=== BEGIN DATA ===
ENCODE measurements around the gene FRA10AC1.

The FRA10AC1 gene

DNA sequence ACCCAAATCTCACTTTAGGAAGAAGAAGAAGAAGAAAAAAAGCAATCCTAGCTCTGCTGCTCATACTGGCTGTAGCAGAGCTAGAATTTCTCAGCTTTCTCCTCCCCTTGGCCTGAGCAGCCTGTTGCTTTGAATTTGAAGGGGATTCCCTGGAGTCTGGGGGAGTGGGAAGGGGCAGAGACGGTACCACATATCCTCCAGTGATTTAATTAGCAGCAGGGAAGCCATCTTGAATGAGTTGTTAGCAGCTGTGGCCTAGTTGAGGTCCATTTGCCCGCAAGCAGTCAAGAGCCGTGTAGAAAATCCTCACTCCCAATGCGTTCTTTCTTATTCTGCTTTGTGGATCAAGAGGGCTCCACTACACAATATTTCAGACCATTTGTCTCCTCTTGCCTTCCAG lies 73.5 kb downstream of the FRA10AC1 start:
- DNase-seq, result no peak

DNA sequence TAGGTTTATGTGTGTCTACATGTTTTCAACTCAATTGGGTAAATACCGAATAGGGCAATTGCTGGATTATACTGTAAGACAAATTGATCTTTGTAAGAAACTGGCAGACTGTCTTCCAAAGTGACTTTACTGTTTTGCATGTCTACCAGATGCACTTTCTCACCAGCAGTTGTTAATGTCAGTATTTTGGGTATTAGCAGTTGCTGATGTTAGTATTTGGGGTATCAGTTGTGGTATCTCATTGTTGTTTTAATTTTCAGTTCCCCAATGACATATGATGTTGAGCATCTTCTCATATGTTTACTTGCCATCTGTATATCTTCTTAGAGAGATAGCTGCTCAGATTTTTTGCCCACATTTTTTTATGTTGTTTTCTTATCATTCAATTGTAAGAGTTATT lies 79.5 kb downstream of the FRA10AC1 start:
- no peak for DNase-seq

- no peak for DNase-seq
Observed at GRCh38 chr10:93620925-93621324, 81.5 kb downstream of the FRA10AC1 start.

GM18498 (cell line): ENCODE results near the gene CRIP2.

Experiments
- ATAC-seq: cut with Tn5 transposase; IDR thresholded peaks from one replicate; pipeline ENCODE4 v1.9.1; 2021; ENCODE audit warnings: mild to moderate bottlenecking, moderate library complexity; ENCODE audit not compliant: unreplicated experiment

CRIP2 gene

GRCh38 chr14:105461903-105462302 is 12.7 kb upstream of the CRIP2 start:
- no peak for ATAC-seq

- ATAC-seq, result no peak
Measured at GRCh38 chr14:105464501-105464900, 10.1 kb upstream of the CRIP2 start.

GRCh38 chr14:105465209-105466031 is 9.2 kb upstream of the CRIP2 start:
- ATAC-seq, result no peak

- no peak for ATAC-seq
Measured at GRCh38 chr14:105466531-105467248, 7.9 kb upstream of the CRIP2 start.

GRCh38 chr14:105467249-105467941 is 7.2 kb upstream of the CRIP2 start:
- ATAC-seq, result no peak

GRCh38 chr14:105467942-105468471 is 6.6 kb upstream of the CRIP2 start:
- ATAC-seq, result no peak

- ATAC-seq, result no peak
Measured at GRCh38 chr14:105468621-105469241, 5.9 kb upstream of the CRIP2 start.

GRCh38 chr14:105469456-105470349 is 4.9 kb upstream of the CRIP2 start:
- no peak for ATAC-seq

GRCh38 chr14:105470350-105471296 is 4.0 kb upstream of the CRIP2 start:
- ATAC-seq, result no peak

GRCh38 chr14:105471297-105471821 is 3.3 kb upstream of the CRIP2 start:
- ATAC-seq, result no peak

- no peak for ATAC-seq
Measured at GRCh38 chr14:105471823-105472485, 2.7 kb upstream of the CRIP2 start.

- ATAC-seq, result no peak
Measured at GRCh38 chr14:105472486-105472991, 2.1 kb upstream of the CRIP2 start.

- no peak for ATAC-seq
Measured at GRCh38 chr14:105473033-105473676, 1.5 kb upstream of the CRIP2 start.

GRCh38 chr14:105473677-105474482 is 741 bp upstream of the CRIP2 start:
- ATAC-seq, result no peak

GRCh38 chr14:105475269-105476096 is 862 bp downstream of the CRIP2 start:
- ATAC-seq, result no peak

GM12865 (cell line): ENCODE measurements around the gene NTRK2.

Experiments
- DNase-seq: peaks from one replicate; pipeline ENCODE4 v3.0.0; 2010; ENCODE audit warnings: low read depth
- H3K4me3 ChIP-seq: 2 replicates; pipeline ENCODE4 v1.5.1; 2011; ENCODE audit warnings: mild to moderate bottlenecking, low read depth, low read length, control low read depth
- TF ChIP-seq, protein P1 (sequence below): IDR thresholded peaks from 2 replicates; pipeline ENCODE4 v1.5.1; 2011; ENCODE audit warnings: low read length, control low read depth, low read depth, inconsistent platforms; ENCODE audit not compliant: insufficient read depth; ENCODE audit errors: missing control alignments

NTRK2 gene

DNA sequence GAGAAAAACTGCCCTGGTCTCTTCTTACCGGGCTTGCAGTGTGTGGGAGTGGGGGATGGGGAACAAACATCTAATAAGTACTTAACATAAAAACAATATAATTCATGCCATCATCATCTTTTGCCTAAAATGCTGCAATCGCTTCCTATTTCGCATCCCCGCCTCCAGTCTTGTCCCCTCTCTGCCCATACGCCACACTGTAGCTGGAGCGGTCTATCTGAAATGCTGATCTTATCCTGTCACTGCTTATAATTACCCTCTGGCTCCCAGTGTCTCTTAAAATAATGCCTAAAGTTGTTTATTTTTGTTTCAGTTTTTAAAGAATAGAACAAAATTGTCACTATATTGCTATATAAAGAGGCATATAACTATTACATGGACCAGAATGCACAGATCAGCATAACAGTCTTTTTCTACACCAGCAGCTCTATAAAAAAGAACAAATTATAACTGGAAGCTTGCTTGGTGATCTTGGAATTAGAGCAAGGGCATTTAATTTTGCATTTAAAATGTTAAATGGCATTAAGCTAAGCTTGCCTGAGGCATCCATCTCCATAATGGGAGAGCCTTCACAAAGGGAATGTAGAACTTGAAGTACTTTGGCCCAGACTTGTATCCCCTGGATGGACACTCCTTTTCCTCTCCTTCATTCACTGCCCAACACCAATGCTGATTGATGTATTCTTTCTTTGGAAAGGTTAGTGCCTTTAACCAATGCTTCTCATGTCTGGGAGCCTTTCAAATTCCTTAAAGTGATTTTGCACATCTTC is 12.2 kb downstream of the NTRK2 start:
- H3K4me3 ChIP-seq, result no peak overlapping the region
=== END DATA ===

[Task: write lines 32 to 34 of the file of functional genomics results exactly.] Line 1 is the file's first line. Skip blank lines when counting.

- ATAC-seq, result no peak

- no peak for ATAC-seq
Measured at GRCh38 chr14:105471823-105472485, 2.7 kb upstream of the CRIP2 start.